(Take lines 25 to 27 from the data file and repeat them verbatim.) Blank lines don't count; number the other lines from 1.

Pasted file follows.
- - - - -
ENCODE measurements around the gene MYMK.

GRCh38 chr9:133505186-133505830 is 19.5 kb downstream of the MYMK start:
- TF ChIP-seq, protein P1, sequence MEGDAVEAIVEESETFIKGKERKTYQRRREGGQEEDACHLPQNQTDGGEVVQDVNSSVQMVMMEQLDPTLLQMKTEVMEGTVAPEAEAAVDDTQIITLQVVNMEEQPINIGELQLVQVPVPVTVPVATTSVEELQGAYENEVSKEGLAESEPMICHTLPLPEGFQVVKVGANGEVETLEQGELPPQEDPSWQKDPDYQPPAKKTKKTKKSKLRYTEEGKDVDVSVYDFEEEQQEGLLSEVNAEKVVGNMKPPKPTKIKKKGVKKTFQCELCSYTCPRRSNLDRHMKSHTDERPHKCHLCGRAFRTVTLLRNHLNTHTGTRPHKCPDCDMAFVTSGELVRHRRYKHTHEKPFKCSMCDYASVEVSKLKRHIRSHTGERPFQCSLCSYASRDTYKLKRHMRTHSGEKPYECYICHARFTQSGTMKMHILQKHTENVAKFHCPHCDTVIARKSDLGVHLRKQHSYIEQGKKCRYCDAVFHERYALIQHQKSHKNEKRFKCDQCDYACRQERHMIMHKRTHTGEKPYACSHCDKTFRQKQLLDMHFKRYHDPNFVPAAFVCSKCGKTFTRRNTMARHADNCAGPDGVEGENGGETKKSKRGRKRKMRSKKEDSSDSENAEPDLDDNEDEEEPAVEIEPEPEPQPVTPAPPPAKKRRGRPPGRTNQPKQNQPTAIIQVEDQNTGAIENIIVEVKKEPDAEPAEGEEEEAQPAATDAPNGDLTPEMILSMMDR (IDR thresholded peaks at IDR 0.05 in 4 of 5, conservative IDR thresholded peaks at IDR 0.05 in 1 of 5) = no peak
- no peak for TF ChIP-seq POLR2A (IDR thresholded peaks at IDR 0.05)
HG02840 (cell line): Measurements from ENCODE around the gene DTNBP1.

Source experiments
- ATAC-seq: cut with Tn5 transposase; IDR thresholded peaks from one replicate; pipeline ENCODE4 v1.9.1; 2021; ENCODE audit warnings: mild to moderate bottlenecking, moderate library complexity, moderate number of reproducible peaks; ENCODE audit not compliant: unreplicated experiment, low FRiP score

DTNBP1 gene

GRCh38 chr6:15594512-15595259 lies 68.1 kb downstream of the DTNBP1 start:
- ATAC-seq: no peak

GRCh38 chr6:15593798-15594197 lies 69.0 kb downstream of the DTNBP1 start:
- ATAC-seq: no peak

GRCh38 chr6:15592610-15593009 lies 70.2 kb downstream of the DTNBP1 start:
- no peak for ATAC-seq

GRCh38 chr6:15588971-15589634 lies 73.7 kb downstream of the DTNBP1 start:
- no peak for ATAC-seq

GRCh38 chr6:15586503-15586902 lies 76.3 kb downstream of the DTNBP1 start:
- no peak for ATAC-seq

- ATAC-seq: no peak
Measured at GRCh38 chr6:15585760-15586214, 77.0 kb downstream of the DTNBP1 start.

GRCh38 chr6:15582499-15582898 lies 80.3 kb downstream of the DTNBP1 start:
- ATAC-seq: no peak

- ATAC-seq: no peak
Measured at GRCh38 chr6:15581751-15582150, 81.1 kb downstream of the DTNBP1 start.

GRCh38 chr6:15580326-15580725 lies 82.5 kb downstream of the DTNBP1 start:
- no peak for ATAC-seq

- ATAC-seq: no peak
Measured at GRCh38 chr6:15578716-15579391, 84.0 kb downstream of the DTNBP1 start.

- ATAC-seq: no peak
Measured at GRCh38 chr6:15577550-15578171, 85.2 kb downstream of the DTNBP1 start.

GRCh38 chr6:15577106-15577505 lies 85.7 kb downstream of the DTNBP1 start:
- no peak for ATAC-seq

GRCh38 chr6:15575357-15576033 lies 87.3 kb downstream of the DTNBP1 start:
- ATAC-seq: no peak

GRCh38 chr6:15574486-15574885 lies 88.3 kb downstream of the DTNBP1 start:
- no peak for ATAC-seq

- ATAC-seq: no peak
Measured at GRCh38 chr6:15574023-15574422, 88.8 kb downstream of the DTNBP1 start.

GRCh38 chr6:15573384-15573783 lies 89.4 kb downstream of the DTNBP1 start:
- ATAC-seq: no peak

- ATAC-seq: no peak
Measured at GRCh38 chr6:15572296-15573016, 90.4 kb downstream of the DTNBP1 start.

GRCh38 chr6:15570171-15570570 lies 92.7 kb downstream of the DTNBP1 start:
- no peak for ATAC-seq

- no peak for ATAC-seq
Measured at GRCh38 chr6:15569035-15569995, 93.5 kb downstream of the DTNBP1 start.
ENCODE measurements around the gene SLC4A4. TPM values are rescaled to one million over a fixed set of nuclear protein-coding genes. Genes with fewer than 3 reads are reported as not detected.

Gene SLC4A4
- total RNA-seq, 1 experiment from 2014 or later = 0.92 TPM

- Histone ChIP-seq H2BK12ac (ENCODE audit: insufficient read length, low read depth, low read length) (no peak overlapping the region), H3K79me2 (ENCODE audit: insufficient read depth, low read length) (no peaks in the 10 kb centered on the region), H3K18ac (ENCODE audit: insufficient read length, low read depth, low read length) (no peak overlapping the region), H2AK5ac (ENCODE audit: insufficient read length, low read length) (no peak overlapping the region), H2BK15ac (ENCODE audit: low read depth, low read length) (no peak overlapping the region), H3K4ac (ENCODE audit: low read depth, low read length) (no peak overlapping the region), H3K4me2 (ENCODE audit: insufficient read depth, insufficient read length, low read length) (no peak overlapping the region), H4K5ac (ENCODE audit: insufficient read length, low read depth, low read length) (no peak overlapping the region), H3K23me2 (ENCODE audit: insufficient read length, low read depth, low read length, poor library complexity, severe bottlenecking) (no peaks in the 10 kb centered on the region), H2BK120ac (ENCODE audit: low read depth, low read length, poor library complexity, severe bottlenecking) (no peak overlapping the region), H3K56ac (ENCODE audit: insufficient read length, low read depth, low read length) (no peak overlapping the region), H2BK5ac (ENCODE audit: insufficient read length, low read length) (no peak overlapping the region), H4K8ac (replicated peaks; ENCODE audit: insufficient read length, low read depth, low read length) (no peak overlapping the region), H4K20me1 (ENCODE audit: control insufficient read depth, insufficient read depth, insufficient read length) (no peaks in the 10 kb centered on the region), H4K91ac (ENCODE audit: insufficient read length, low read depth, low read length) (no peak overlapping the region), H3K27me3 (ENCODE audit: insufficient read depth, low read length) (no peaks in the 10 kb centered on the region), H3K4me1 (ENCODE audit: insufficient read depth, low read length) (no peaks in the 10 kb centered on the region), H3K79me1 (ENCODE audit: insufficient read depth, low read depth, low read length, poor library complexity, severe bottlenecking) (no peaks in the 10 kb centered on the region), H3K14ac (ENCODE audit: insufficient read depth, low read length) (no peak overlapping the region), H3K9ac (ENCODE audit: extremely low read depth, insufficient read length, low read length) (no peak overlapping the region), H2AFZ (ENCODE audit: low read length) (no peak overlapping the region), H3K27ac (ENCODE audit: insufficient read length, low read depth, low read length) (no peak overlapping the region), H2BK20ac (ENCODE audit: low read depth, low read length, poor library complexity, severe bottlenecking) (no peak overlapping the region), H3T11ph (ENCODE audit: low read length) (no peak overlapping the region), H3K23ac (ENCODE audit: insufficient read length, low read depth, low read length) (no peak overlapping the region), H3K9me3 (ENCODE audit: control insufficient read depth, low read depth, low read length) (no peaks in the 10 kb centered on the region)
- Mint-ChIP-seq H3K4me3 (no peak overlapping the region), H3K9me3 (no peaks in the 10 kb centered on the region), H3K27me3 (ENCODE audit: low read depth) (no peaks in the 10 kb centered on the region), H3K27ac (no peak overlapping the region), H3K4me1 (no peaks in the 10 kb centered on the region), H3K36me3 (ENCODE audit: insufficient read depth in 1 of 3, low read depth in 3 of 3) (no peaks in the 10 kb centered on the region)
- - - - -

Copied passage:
GRCh38 chr6:15580326-15580725 lies 82.5 kb downstream of the DTNBP1 start:
- no peak for ATAC-seq

- ATAC-seq: no peak